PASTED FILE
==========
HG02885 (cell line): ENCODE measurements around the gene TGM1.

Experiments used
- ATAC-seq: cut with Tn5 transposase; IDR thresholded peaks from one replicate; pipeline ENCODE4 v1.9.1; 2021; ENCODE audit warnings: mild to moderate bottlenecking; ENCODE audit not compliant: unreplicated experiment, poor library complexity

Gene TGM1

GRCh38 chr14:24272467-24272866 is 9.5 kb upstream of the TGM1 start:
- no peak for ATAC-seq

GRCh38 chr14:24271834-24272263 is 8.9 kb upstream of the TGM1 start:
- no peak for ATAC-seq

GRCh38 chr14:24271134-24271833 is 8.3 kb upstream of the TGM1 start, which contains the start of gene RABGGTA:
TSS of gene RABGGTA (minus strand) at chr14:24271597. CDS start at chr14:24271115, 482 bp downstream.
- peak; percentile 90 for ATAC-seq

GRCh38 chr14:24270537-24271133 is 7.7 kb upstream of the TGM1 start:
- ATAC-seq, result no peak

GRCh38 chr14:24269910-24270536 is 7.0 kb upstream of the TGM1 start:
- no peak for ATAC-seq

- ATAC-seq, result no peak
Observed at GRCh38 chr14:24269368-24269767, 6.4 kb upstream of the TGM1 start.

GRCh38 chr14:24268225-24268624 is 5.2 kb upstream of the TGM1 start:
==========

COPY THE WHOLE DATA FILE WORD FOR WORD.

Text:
HG02885 (cell line): ENCODE measurements around the gene TGM1.

Experiments used
- ATAC-seq: cut with Tn5 transposase; IDR thresholded peaks from one replicate; pipeline ENCODE4 v1.9.1; 2021; ENCODE audit warnings: mild to moderate bottlenecking; ENCODE audit not compliant: unreplicated experiment, poor library complexity

Gene TGM1

GRCh38 chr14:24272467-24272866 is 9.5 kb upstream of the TGM1 start:
- no peak for ATAC-seq

GRCh38 chr14:24271834-24272263 is 8.9 kb upstream of the TGM1 start:
- no peak for ATAC-seq

GRCh38 chr14:24271134-24271833 is 8.3 kb upstream of the TGM1 start, which contains the start of gene RABGGTA:
TSS of gene RABGGTA (minus strand) at chr14:24271597. CDS start at chr14:24271115, 482 bp downstream.
- peak; percentile 90 for ATAC-seq

GRCh38 chr14:24270537-24271133 is 7.7 kb upstream of the TGM1 start:
- ATAC-seq, result no peak

GRCh38 chr14:24269910-24270536 is 7.0 kb upstream of the TGM1 start:
- no peak for ATAC-seq

- ATAC-seq, result no peak
Observed at GRCh38 chr14:24269368-24269767, 6.4 kb upstream of the TGM1 start.

GRCh38 chr14:24268225-24268624 is 5.2 kb upstream of the TGM1 start: